ROME (Reuters Life!) - Producers of Italy’s trademark buffalo mozzarella rushed to reassure consumers on Wednesday about their cheese after media reports of tests which revealed nearly one-third had been cut with ordinary cow milk.
The adulterated cheese was traced to a dairy run by Luigi Chianese, president of La Mozzarella di Bufala Campana, an organization of some 200 producers set up to promote and safeguard the quality of buffalo mozzarella.
Random tests on shop-sold mozzarella carried out in November by a police unit specialized in food adulteration revealed that 25 per cent of the samples could not be legitimately classed as buffalo mozzarella because they contained at least 30 per cent cows’ milk, Italian media said.
Italy’s Agriculture Ministry refused to confirm the test results and Chianese himself told Reuters he was the victim of a “venomous campaign” by his competitors.
The Italian Agricultural Confederation, however, warned the reports could prompt a “domino effect” harming the reputation of the 300 million euro ($426.1 million) a year mozzarella industry, rocked in recent years by contamination fears in the southern Campania region.
Agriculture Minister Luca Zaia said there was no concern over safety standards, merely the quality of some produce.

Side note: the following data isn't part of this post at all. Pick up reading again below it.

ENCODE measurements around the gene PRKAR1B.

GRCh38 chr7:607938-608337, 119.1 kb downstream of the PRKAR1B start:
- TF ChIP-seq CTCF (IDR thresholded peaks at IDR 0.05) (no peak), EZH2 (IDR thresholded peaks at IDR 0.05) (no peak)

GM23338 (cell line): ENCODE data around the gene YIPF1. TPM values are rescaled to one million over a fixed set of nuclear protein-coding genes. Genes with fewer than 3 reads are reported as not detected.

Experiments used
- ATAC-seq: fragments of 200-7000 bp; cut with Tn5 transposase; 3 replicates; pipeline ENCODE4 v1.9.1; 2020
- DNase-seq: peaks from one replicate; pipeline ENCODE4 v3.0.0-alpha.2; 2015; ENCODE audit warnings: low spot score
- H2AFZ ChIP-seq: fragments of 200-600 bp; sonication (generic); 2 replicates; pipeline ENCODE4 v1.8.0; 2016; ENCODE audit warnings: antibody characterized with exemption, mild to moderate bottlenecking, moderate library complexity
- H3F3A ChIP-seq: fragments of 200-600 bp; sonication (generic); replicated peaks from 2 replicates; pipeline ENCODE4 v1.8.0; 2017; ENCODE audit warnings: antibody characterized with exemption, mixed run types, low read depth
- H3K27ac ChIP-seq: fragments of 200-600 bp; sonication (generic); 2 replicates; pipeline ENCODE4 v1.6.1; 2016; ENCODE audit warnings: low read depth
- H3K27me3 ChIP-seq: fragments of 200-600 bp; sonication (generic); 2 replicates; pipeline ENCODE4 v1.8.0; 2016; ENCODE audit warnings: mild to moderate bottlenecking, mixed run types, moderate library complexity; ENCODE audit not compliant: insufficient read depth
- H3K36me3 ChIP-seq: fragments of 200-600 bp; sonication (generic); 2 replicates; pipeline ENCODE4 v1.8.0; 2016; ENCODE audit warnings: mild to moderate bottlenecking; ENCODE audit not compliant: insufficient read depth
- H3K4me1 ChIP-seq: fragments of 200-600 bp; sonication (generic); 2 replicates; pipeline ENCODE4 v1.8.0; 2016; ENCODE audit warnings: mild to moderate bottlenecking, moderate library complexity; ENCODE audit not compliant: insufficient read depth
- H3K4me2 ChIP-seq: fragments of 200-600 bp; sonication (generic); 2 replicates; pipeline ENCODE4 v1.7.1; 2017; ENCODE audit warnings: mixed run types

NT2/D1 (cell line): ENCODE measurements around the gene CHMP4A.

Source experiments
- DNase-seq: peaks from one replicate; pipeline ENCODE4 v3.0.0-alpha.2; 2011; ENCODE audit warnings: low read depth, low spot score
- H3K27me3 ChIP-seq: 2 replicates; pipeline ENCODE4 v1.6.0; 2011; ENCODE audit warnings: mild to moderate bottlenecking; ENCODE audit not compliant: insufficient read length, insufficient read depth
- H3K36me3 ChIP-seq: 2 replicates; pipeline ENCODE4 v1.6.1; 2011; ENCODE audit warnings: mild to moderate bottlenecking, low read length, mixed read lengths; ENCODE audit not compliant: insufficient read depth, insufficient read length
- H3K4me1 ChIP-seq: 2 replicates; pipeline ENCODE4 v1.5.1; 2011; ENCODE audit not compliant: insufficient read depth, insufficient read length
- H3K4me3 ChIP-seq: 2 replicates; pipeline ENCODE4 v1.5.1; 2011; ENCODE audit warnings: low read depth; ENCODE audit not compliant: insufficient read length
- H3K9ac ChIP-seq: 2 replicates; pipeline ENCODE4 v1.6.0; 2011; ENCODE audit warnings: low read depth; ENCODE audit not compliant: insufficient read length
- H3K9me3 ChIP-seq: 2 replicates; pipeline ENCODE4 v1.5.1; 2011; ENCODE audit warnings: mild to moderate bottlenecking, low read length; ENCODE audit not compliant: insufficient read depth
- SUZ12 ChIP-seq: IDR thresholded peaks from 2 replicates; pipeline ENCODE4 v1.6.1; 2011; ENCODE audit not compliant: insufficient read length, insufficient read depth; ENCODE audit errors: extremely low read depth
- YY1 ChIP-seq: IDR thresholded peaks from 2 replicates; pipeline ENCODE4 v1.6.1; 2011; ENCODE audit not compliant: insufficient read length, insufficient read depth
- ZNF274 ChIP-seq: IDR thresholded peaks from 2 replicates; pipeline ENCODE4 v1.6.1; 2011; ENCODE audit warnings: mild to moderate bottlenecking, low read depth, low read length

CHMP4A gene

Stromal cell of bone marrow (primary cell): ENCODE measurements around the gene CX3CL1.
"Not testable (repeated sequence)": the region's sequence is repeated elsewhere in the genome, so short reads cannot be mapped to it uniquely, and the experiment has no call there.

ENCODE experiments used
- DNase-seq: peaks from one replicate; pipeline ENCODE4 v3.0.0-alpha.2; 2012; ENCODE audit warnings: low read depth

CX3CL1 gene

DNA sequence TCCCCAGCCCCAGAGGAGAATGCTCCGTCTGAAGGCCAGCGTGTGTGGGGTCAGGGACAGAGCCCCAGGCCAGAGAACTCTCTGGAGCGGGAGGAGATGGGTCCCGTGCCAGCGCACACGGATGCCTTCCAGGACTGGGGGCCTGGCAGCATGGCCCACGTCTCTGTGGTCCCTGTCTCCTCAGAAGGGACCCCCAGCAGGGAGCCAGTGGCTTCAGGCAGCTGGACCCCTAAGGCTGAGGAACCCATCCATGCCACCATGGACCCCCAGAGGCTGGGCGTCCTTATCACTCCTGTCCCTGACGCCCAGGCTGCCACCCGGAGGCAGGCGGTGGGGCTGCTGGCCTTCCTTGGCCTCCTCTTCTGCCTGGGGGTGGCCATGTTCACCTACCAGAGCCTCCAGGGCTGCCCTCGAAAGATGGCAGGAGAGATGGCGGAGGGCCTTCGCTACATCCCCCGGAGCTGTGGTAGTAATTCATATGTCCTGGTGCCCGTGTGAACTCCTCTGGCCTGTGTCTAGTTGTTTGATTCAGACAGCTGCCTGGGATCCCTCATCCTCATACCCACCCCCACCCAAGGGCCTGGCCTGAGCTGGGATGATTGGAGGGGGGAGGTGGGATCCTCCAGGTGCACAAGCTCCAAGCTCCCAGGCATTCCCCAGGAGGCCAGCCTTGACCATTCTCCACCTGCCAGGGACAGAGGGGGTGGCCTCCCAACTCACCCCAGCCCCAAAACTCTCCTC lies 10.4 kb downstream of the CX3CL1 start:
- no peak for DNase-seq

“Buffalo Mozzarella from the Campania region is good and I encourage people to eat it without any worries,” he told La Stampa newspaper.
The ministry has assigned five independent experts -- including a member of the military police -- to supervise the association’s production for the next three months.
“The enquiry appointed by Zaia will carry out the necessary controls and will prove that everything is as it should be,” Chianese told Reuters, saying initial tests were not conclusive.
It is far from clear how Italians came to use buffalo to make cheese. According to the Bufala Campana organization, the most likely hypothesis is that Arabs brought buffalo to Sicily around 1000 AD. However, it also cites fossil evidence suggesting water buffalo may have originated in Italy.
Today, around 33,000 tons of mozzarella is produced from buffalo milk every year in regions south of Rome, including Lazio, Campania and Puglia. Around 16 per cent is exported, mostly to the European Union.
Lino Martone, head of the union of buffalo breeders, said he had long warned the quality of mozzarella could not be guaranteed by Italy’s DOP trademark (Protected Designation of Origin), which was awarded to Campania cheese in 1996.
“Growth in the market has led to an absurd race between producers,” he said.
In 2008, police in Campania investigated reports that some cheese was being made with milk contaminated by the carcinogenic chemical compound dioxin, possibly due to the use of tainted feedstock from gangsters involved in illegal waste disposal.
Italian newspapers reported that the Neapolitan mafia, the Camorra, was peddling cheese infected with brucellosis, a bacterial disease which causes fever and spreads through contaminated or unpasteurized milk.
However, the buffalo herders’ association said police found no evidence of links between mozzarella and the mob.